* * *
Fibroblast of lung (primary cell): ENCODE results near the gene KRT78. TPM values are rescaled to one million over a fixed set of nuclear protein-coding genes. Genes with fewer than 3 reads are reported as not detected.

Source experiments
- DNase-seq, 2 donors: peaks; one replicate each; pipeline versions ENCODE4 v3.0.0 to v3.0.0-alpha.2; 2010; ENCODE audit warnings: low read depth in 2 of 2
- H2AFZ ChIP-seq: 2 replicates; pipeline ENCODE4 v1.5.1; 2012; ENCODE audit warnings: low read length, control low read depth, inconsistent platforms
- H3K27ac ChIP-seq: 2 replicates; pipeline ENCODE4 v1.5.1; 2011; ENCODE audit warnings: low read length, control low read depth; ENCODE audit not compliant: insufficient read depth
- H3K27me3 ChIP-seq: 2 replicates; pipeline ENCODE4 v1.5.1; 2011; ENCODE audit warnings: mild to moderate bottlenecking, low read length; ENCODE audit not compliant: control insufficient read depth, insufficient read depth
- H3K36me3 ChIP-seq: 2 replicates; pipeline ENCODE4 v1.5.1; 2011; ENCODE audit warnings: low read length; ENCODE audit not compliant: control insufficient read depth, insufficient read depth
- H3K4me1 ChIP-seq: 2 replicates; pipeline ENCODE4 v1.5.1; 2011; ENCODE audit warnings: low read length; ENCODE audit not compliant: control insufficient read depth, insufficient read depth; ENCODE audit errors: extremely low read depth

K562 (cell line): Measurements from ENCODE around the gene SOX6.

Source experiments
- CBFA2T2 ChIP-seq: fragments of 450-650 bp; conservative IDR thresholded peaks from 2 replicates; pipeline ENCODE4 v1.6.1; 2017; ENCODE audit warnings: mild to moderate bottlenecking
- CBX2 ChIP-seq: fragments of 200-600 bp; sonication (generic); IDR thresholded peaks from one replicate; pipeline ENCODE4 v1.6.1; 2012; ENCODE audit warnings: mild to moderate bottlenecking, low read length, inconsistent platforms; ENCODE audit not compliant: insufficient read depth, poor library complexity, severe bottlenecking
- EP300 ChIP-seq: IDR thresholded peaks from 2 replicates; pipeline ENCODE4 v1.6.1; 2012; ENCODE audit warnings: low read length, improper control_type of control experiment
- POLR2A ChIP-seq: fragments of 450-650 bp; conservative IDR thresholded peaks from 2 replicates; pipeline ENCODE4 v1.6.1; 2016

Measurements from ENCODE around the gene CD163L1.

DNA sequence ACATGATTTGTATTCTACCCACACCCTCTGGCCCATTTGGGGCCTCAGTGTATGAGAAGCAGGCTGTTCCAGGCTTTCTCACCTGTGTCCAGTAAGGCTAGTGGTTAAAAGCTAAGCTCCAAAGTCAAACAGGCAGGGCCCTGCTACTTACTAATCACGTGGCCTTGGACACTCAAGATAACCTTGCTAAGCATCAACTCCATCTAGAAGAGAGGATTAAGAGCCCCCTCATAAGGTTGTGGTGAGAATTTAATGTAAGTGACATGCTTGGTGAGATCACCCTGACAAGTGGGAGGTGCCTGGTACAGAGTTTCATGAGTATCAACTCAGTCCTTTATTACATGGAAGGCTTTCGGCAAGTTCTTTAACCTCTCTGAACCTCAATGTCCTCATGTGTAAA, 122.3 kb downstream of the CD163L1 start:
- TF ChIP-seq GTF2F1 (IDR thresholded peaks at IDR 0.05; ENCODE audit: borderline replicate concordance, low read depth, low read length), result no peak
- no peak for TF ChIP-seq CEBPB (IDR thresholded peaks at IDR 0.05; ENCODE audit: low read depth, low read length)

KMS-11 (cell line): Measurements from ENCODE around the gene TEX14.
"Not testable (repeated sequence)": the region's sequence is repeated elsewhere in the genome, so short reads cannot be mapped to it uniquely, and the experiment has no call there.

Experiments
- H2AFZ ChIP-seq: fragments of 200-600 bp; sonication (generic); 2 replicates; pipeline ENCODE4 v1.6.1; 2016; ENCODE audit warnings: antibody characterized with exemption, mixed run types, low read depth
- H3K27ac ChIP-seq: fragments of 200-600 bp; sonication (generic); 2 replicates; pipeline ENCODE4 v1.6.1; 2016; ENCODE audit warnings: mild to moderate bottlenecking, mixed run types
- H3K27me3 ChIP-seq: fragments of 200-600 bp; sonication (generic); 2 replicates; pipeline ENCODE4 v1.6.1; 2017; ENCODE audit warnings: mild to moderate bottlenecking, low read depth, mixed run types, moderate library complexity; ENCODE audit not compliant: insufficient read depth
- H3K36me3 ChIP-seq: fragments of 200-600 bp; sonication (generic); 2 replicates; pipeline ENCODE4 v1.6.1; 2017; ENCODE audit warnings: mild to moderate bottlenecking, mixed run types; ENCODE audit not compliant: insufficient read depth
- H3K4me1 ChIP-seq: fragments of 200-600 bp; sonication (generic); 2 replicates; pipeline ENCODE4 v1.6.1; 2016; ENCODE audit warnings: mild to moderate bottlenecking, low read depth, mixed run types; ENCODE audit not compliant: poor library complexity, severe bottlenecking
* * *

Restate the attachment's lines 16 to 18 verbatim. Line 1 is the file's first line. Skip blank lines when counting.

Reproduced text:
DNA sequence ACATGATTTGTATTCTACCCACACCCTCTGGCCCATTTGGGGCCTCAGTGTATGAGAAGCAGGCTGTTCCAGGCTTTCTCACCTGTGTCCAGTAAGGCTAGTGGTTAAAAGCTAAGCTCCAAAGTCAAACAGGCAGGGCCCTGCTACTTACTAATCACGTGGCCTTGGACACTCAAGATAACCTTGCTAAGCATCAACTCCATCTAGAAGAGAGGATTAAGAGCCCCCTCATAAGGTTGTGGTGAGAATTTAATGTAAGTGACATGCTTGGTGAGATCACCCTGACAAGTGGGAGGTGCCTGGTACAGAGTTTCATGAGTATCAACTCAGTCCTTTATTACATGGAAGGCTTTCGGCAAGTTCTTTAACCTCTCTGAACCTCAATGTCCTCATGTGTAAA, 122.3 kb downstream of the CD163L1 start:
- TF ChIP-seq GTF2F1 (IDR thresholded peaks at IDR 0.05; ENCODE audit: borderline replicate concordance, low read depth, low read length), result no peak
- no peak for TF ChIP-seq CEBPB (IDR thresholded peaks at IDR 0.05; ENCODE audit: low read depth, low read length)